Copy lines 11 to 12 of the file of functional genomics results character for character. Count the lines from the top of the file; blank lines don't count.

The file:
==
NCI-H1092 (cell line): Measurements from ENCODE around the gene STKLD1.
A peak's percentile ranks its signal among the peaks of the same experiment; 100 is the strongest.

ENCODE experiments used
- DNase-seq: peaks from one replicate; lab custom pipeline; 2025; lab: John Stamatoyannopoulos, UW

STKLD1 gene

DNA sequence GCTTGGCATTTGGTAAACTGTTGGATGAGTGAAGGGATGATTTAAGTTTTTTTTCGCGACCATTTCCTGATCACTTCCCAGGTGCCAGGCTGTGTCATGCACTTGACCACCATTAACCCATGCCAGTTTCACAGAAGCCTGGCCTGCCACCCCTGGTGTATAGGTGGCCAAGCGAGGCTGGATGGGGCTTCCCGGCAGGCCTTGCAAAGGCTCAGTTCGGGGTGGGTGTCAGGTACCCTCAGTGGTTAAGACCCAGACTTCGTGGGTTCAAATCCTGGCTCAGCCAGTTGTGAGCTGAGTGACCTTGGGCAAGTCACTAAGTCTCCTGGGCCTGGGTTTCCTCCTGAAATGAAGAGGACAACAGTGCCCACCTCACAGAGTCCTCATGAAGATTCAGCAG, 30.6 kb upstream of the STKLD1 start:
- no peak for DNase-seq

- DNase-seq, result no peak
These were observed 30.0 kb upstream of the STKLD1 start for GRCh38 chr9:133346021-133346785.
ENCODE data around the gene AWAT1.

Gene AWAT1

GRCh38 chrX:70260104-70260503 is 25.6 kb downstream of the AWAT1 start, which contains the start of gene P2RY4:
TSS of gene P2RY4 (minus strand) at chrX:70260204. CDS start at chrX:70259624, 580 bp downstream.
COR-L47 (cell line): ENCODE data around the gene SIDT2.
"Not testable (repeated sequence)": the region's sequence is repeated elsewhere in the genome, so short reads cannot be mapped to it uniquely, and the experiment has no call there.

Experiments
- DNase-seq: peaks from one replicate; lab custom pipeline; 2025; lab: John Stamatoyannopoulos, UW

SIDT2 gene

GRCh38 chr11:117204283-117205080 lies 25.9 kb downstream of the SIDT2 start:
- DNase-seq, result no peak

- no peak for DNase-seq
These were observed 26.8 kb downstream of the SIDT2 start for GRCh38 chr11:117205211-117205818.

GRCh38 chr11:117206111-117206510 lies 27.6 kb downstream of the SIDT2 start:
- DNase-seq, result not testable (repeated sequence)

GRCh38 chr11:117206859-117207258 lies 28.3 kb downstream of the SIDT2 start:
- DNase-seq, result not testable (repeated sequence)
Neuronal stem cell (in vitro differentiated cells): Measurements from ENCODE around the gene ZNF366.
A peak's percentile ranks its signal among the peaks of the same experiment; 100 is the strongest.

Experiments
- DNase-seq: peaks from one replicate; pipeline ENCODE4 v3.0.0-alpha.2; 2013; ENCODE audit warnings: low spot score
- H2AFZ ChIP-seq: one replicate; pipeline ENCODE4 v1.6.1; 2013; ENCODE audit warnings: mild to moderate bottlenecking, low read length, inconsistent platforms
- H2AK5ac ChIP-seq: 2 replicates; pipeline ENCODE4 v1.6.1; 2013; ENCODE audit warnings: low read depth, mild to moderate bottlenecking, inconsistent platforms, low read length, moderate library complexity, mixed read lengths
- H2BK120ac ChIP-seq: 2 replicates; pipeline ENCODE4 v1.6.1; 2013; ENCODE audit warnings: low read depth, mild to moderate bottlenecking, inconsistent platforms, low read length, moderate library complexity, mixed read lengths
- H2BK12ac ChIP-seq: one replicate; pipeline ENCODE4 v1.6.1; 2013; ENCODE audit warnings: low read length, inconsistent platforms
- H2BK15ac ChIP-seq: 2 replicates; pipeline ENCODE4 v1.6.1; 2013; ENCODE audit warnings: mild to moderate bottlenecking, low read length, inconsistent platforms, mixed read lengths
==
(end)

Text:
Gene AWAT1

GRCh38 chrX:70260104-70260503 is 25.6 kb downstream of the AWAT1 start, which contains the start of gene P2RY4: